The Common Law and the Monarchy

Greetings from San Francisco and the AALS Conference!  I went to Alcatraz this morning.  Fortunately, I was allowed to leave.

I like to ask my Torts students what judges use as their authority for making common-law decisions.  The answer is a statute.  Every state has a law that either adopts the common law of England as of July 4, 1776 or the common law as developed when the state was a territory.  In this sense, all common-law is statutory interpretation.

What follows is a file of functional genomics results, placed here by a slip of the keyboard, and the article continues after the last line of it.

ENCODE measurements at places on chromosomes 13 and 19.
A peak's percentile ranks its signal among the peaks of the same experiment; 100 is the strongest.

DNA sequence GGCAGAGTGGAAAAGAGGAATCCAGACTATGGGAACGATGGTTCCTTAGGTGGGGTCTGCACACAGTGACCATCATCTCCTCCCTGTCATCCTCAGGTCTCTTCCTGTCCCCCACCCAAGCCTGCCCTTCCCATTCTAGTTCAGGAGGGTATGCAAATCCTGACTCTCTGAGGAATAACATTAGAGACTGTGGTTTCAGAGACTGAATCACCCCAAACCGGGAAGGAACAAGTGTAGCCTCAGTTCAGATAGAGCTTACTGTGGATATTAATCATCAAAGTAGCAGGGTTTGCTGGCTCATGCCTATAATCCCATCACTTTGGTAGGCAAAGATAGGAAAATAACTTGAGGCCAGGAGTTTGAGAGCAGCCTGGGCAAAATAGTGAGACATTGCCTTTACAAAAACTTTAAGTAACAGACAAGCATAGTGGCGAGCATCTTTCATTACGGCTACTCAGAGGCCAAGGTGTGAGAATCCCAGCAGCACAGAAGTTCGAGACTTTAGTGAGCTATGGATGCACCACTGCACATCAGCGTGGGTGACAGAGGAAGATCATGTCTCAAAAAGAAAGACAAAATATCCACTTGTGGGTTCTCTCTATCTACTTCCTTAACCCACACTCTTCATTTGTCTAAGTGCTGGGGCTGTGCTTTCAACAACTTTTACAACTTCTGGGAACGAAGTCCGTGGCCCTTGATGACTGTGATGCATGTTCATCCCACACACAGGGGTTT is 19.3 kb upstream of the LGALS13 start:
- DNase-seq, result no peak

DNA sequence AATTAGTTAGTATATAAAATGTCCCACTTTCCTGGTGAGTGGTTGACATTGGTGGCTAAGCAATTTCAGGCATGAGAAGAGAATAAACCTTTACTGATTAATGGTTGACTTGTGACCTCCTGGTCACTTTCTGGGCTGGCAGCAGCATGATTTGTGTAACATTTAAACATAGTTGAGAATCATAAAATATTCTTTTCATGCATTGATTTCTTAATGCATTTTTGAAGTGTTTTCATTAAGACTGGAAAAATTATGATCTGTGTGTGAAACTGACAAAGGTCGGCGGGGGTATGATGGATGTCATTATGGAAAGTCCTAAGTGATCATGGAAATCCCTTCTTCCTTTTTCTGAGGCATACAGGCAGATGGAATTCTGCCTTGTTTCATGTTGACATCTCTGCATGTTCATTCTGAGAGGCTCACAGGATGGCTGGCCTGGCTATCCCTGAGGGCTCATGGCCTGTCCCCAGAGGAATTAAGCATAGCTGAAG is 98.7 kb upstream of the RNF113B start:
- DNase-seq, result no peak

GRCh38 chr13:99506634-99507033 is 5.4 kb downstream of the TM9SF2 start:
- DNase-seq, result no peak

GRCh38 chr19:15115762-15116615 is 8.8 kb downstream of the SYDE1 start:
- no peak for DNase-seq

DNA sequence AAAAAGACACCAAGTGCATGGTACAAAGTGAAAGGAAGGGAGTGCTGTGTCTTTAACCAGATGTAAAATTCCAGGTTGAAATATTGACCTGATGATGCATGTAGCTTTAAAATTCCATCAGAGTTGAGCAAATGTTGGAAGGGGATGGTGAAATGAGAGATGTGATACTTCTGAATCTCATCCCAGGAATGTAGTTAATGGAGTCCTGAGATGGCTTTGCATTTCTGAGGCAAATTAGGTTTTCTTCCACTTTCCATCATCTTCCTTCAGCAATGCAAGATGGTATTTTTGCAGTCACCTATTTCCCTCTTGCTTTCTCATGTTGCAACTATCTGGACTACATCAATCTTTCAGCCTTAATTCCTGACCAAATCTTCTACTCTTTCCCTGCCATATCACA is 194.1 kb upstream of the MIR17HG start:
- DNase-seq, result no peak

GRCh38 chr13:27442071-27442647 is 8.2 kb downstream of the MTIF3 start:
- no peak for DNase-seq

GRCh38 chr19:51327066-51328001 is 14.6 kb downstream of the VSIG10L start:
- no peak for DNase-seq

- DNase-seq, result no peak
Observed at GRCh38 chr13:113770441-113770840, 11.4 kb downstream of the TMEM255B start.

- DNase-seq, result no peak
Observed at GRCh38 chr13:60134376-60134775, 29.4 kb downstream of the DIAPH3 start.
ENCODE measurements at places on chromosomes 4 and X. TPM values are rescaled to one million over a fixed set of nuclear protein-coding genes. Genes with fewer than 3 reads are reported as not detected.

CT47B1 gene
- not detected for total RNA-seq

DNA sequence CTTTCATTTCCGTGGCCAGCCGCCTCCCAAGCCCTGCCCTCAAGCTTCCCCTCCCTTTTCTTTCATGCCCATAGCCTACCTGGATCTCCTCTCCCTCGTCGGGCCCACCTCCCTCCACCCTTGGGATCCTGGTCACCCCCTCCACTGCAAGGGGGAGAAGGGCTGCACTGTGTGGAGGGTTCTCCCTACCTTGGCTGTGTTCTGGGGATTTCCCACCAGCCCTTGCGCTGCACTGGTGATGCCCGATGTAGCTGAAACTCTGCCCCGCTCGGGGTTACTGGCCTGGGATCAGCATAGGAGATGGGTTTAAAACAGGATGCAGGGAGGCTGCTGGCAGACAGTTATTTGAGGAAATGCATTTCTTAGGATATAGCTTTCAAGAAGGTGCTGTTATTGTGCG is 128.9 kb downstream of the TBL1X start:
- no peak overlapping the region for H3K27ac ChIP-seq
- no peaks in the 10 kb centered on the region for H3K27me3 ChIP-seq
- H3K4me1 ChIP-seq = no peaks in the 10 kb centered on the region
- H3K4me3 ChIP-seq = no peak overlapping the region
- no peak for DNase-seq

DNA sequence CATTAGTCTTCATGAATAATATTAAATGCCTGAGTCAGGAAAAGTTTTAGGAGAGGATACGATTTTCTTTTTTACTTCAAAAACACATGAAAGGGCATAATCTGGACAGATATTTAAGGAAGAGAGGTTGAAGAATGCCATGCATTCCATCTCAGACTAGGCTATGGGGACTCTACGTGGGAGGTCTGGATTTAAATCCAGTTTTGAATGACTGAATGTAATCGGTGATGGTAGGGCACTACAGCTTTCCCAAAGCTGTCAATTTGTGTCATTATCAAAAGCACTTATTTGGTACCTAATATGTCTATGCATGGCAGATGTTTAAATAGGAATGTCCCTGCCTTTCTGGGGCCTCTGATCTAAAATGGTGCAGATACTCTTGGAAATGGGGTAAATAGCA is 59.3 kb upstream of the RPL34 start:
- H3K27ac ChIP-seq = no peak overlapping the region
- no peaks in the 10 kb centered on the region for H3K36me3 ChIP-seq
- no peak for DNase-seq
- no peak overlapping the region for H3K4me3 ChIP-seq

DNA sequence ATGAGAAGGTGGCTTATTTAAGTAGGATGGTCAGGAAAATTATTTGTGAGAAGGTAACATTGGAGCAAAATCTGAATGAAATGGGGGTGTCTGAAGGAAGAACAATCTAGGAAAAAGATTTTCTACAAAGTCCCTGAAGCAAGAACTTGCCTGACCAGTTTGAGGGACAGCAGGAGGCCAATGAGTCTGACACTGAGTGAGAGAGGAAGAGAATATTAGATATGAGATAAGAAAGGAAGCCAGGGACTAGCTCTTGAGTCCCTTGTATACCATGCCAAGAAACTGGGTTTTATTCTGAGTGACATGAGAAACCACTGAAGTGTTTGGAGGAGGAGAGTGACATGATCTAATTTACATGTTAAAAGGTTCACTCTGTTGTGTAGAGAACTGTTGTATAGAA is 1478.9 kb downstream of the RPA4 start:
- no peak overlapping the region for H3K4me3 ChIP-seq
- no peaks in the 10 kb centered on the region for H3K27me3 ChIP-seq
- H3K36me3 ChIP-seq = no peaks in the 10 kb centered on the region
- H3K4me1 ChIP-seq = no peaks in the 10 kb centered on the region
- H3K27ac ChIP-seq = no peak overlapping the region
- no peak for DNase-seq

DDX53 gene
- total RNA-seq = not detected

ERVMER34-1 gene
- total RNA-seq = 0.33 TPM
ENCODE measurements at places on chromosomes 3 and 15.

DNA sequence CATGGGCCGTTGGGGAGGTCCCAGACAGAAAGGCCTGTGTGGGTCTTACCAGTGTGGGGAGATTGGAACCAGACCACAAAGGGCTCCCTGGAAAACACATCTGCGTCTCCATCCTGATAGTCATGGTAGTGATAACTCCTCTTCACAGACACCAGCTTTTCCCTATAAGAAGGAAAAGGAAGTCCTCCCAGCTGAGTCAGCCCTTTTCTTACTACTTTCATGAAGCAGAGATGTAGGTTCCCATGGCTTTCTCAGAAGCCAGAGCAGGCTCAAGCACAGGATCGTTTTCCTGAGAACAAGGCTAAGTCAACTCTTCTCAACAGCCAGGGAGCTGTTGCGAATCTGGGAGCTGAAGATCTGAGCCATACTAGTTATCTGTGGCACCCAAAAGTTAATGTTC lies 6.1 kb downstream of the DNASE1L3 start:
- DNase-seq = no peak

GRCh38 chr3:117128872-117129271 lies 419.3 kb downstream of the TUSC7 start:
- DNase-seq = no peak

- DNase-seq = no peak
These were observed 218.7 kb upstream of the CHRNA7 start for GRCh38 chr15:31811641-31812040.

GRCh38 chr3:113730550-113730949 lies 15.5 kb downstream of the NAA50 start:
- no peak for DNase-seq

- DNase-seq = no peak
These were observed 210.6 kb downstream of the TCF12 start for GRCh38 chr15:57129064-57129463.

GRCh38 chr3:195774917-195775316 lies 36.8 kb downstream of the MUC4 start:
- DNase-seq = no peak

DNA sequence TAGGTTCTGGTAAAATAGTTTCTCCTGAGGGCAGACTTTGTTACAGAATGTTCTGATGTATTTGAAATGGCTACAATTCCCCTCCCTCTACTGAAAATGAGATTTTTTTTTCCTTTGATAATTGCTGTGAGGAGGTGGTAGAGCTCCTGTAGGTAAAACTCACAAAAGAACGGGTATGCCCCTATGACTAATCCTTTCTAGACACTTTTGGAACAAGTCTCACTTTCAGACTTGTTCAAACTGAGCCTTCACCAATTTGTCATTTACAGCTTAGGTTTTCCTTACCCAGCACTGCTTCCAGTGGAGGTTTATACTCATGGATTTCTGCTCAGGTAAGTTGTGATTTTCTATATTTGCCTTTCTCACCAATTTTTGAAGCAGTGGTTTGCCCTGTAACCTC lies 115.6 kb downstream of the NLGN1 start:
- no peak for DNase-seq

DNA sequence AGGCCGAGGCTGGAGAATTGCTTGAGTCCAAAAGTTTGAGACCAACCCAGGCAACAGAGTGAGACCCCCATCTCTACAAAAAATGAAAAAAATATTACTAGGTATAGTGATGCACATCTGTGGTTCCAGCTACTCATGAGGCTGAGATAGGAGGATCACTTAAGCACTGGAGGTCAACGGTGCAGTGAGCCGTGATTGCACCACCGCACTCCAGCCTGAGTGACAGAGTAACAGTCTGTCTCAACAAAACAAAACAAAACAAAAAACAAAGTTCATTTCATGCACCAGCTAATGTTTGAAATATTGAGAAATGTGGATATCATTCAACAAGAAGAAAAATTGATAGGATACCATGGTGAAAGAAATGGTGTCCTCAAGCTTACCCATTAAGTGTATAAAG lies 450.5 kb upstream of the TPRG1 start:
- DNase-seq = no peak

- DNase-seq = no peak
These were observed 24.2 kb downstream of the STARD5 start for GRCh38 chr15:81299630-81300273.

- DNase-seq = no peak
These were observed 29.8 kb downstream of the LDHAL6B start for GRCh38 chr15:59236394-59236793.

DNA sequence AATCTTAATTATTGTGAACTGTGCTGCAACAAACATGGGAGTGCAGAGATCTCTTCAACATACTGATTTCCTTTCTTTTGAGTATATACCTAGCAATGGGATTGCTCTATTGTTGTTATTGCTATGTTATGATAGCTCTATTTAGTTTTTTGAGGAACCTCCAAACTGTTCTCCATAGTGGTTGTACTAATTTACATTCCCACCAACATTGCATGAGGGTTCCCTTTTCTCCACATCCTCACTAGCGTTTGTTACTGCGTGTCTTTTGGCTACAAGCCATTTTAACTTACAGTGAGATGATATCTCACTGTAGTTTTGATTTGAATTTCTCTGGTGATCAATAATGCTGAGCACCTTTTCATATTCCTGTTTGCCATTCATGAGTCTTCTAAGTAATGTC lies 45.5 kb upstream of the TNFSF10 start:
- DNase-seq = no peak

You can make a related point about the Crown.  The source of Elizabeth II’s right to reign is the Act of Settlement (enacted in 1701), which was designed to resolve the succession after the childless Queen Anne died.  Among other things, it bars any Catholic from being the monarch.  Thus, the Queen is really nothing more than the head of an administrative agency with a special religious test attached and without the Chevron deference.

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